‘When I’m painting from life the colours seem more alive and apparent, because it’s real – I mean, whatever real is … A human being is never in black and white, even if I’m colourblind’
‘The opposite of an abstractionist, Mr. Taylor is a Social Realist in the best sense of that oft-maligned term. He paints roughly the rough world of his own experience, but he does so with a rare spirit of generosity and love’
In Walking with Vito (2008), Henry Taylor paints a vivid evocation of downtown Los Angeles. Two men walk a mastiff across a sunbaked sidewalk, the Southern California heat clear in the saturated colours and the men’s shorts and vests – one man wears his vest over his shoulder, and his companion drinks from a red bottle. Both stare directly out of the canvas. Behind them is a glimpsed police car, a monumental ‘NO PARKING’ sign in metallic gold and a strip of blue sky; in the midground is a black hairdressers, with a sign advertising wigs of human hair for sale. These textual elements recall the décollaged ‘social abstraction’ of Taylor’s fellow L.A. artist Mark Bradford, who uses found media – paper from peeling billboards, newsprint, hairdressing endpapers from the perming process – to create a multilayered fusion of his material environment with societal commentary. Taylor, however, tells his stories in the language of paint. The scene is brought to life in a thick, vigorous impasto that foregrounds the role of the medium, with drips and splashes testifying to energetic technique; the green frontage of the salon is echoed in a painterly glow on Vito’s foreleg. ‘When I’m painting from life the colours seem more alive and apparent,’ Taylor has said, ‘because it’s real – I mean, whatever real is … A human being is never in black and white, even if I’m colourblind. Right now I’m looking out my window and I see shades of green, and then something may be reflecting onto that green from somebody’s apartment. So you get blue in there. (in a high-pitched voice) “Why you got blue in the muthafucka?” I say, “Shit man, there was a blue light over there. But you just don’t see the blue light”’ (H. Taylor, quoted in D. Lawson, ‘Deana Lawson and Henry Taylor,’ BOMB, no. 133, Autumn 2015, p. 133). Richly atmospheric, intensely human and carefully controlled, Walking with Vito is the work of one of contemporary figurative painting’s most eloquent brushes.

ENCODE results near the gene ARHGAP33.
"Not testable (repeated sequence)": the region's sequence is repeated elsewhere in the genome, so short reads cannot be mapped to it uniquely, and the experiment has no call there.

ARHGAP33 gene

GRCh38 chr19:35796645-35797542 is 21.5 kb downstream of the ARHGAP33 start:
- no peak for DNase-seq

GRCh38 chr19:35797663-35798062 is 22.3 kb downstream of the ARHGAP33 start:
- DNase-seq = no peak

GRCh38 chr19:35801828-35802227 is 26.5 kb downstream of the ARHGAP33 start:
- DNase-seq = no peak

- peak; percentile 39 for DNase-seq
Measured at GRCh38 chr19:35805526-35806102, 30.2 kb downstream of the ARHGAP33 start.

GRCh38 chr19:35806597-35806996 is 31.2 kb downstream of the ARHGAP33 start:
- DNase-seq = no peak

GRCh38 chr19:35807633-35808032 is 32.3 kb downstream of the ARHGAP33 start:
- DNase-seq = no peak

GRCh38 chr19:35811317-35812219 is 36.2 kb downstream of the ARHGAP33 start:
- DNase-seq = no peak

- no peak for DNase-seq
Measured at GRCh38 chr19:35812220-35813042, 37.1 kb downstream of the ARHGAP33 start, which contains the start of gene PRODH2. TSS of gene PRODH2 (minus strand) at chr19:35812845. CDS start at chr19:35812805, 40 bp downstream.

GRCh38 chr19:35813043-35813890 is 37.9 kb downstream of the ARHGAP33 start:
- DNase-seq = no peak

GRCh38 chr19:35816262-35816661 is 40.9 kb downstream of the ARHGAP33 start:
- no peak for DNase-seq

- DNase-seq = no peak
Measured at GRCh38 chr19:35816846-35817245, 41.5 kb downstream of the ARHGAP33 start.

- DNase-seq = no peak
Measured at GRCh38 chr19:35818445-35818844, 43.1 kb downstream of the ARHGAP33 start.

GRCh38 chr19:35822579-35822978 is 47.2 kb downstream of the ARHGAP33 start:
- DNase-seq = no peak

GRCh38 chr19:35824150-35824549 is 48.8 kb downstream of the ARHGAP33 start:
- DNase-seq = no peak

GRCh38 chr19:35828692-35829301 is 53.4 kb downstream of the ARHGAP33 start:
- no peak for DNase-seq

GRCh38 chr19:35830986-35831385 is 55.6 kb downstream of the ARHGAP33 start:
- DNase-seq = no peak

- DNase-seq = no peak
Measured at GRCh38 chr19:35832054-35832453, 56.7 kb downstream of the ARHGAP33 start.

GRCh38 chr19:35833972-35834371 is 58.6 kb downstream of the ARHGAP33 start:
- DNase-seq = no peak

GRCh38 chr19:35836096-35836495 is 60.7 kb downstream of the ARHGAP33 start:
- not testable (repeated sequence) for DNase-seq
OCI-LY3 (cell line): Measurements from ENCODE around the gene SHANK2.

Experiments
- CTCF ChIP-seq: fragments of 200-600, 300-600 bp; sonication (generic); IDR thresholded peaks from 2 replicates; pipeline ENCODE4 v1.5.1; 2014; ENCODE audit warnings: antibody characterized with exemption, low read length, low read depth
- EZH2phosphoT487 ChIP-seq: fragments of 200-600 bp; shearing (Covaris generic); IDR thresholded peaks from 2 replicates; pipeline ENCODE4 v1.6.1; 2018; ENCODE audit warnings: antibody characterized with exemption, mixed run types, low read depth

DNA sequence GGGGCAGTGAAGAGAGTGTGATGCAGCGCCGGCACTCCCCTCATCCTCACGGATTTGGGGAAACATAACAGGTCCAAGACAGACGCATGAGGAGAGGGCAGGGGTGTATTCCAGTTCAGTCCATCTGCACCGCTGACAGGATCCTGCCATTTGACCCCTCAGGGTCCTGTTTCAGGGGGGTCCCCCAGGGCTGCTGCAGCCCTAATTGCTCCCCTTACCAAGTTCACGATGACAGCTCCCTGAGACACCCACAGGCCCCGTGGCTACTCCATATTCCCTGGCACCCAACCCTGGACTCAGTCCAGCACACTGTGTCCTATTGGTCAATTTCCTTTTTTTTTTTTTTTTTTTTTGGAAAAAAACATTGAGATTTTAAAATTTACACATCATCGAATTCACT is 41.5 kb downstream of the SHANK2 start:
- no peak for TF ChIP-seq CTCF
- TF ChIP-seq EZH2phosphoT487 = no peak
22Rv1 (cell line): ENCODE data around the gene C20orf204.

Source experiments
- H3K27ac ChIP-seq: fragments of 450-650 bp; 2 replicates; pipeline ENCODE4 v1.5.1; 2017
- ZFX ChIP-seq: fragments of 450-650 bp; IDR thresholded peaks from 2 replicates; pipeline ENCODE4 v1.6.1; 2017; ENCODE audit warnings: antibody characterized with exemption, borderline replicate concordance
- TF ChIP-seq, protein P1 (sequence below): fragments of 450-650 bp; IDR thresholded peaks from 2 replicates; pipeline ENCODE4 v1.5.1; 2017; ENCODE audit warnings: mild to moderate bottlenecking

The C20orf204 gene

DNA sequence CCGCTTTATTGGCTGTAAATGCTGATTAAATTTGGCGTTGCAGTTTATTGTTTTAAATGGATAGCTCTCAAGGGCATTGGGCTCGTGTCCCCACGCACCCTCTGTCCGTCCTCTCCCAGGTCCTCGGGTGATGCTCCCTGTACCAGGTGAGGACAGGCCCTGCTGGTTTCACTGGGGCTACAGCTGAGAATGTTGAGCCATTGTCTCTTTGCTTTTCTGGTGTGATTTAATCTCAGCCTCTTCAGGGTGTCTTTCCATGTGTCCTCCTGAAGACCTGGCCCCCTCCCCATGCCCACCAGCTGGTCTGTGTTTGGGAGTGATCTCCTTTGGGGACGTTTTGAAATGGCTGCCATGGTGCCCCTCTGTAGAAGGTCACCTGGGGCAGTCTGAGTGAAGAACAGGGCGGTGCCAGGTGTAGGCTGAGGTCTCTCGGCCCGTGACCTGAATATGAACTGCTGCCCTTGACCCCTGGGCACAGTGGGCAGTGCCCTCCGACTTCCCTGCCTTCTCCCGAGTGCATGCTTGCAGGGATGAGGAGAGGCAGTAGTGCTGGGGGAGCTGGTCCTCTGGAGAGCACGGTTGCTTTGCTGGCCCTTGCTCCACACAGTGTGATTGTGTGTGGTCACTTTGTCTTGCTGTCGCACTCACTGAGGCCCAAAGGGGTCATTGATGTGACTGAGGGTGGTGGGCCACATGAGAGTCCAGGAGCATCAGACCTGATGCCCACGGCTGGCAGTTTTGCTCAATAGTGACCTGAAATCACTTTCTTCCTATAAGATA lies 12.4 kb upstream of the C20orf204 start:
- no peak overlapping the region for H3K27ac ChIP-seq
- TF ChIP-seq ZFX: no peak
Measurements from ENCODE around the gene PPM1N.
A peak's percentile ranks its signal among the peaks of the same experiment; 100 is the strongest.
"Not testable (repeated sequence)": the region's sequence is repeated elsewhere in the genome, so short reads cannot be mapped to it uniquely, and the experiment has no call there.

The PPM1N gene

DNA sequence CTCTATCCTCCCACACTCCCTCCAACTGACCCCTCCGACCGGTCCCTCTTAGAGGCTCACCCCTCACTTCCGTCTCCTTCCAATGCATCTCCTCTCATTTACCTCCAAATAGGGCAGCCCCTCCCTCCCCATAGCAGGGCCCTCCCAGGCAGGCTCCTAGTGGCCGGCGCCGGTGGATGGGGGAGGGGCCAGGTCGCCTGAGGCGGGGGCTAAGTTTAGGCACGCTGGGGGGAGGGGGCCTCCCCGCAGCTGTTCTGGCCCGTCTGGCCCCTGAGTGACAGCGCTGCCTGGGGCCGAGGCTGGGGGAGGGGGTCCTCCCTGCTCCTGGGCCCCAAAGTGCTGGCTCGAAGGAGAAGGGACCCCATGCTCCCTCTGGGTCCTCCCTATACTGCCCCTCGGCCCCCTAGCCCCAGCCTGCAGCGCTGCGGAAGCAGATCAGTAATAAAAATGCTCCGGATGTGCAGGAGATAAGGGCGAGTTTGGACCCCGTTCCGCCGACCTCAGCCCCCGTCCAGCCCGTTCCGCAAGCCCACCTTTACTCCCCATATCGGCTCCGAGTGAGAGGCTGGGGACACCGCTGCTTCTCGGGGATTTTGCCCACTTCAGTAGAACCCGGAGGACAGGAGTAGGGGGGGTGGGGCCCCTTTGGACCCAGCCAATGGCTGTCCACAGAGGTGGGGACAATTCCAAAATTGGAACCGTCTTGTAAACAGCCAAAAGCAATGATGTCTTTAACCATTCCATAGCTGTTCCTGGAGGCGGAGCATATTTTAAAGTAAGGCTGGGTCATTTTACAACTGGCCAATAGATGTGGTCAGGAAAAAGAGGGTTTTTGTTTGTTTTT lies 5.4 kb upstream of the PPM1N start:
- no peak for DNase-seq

California-born Taylor paints friends, family and passers-by with a keen eye for detail and symbolism, his expressive work deceptively naïve: beyond a local and often urban focus, Taylor’s tight compositions, lyrical use of colour and smart incorporations of text reveal a deep awareness of art history, stirring up references from Goya to Matisse, German Expressionism to Jean-Michel Basquiat. His bright and balanced attention to all walks of life is partly informed by the decade he spent working, while also studying at CalArts, as a psychiatric assistant at the Camarillo State Hospital for the mentally ill. Here he began to draw and paint his patients, the boundaries between art and daily life dissolving. ‘I learned not to dismiss anybody,’ he has said of this time. ‘It just made me a little more patient, a little more empathetic. It taught me to embrace a lot of things. A lot of people will avoid a person who doesn’t appear normal, but I’m not like that’ H. Taylor, quoted in K. Rosenberg, ‘Henry Taylor on His Profoundly Empathetic Early Portraits of Psychiatric Patients,’ Artspace.com, April 2, 2016).
Taylor’s poised, sensitive humanity has a further autobiographical tenor. As the artist explains, his paintings drink in the world with the sense that every day is to be celebrated. ‘My parents were from Texas. My father’s father was shot and killed when my dad was nine years old. At that age, he had to go with my grandmother to help get the body. My father was a real tough guy, but when he drank, he would tell the story. He would call me in the middle of the night, and say, “They shot my dad; they shot my dad. First they shot his arm off and then they tried to kill him again.” I lived with my father for a year, when we moved from Oxnard to Oakland. In my thesis show at California Institute of the Arts, I wrote some of the things my dad would say to me on the walls. Things you remember, like, “Meet me. It might be your last time.” I think my work is all about these stories – stories I heard repetitively growing up’ (H. Taylor, quoted in J. Samet, ‘Beer with a Painter, LA Edition: Henry Taylor,’ Hyperallergic, 27 June 2015, p. 3). With its striking clarity of vision and uninhibited self-awareness, Walking with Vito exemplifies Taylor’s approach to painting and to life: a normal day, a walk through the heat of the streets, is worth our undivided attention. Taylor seizes the moment through the power of paint, precious and beautiful for all to see.